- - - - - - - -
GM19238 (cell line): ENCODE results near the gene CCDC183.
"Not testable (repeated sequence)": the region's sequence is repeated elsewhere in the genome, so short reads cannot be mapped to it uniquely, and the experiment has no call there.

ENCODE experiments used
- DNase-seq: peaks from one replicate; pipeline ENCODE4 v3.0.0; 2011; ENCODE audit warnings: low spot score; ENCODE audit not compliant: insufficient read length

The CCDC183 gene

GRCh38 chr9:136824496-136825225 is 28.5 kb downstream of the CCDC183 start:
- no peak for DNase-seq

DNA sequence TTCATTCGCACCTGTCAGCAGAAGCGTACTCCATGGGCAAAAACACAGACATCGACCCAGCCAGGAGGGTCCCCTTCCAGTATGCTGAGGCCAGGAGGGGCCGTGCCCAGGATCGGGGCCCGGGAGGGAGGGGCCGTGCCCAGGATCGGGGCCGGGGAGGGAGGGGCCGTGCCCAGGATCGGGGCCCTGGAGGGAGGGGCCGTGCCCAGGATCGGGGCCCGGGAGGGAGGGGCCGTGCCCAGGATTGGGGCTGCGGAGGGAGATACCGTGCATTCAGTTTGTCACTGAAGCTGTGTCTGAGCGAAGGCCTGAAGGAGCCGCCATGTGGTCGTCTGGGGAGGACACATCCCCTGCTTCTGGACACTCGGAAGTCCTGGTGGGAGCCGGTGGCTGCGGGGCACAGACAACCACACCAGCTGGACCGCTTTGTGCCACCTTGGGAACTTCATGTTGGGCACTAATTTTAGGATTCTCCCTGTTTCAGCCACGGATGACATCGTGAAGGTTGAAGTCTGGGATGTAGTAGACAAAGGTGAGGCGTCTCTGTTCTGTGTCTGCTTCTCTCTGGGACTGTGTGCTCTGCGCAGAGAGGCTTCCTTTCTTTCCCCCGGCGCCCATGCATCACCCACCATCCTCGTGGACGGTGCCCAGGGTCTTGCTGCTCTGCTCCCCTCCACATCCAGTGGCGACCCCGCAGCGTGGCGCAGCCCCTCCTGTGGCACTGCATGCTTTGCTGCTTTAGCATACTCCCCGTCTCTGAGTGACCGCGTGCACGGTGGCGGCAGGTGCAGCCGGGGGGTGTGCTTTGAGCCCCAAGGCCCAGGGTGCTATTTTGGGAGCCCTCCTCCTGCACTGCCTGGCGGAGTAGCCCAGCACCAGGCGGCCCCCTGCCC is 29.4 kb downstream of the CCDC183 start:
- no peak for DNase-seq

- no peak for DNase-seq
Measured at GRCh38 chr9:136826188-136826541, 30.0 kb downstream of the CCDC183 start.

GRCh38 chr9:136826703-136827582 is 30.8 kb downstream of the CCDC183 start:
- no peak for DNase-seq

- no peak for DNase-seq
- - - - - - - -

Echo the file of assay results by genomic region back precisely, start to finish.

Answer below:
GM19238 (cell line): ENCODE results near the gene CCDC183.
"Not testable (repeated sequence)": the region's sequence is repeated elsewhere in the genome, so short reads cannot be mapped to it uniquely, and the experiment has no call there.

ENCODE experiments used
- DNase-seq: peaks from one replicate; pipeline ENCODE4 v3.0.0; 2011; ENCODE audit warnings: low spot score; ENCODE audit not compliant: insufficient read length

The CCDC183 gene

GRCh38 chr9:136824496-136825225 is 28.5 kb downstream of the CCDC183 start:
- no peak for DNase-seq

DNA sequence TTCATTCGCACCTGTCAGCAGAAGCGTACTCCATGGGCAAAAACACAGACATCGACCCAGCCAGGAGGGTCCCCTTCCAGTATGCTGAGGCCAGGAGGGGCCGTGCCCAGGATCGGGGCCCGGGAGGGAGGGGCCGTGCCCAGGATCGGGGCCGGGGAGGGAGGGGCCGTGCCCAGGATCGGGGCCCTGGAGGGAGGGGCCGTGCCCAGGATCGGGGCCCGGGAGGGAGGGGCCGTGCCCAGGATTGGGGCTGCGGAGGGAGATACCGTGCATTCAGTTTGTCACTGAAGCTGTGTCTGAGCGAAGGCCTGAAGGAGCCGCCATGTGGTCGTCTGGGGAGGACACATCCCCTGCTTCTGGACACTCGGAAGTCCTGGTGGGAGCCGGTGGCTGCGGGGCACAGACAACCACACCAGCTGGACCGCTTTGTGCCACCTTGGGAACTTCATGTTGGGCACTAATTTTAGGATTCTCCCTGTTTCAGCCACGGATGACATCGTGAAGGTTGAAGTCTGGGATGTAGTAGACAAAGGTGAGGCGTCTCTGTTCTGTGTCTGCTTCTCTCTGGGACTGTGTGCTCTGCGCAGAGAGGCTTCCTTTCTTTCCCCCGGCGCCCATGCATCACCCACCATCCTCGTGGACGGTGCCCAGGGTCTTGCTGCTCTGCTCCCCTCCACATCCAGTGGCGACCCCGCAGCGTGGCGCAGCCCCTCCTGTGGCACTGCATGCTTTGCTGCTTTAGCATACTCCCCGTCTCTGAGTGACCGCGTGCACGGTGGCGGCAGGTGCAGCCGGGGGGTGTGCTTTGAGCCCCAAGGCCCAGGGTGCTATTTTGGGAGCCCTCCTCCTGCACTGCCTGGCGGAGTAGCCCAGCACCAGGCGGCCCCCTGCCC is 29.4 kb downstream of the CCDC183 start:
- no peak for DNase-seq

- no peak for DNase-seq
Measured at GRCh38 chr9:136826188-136826541, 30.0 kb downstream of the CCDC183 start.

GRCh38 chr9:136826703-136827582 is 30.8 kb downstream of the CCDC183 start:
- no peak for DNase-seq

- no peak for DNase-seq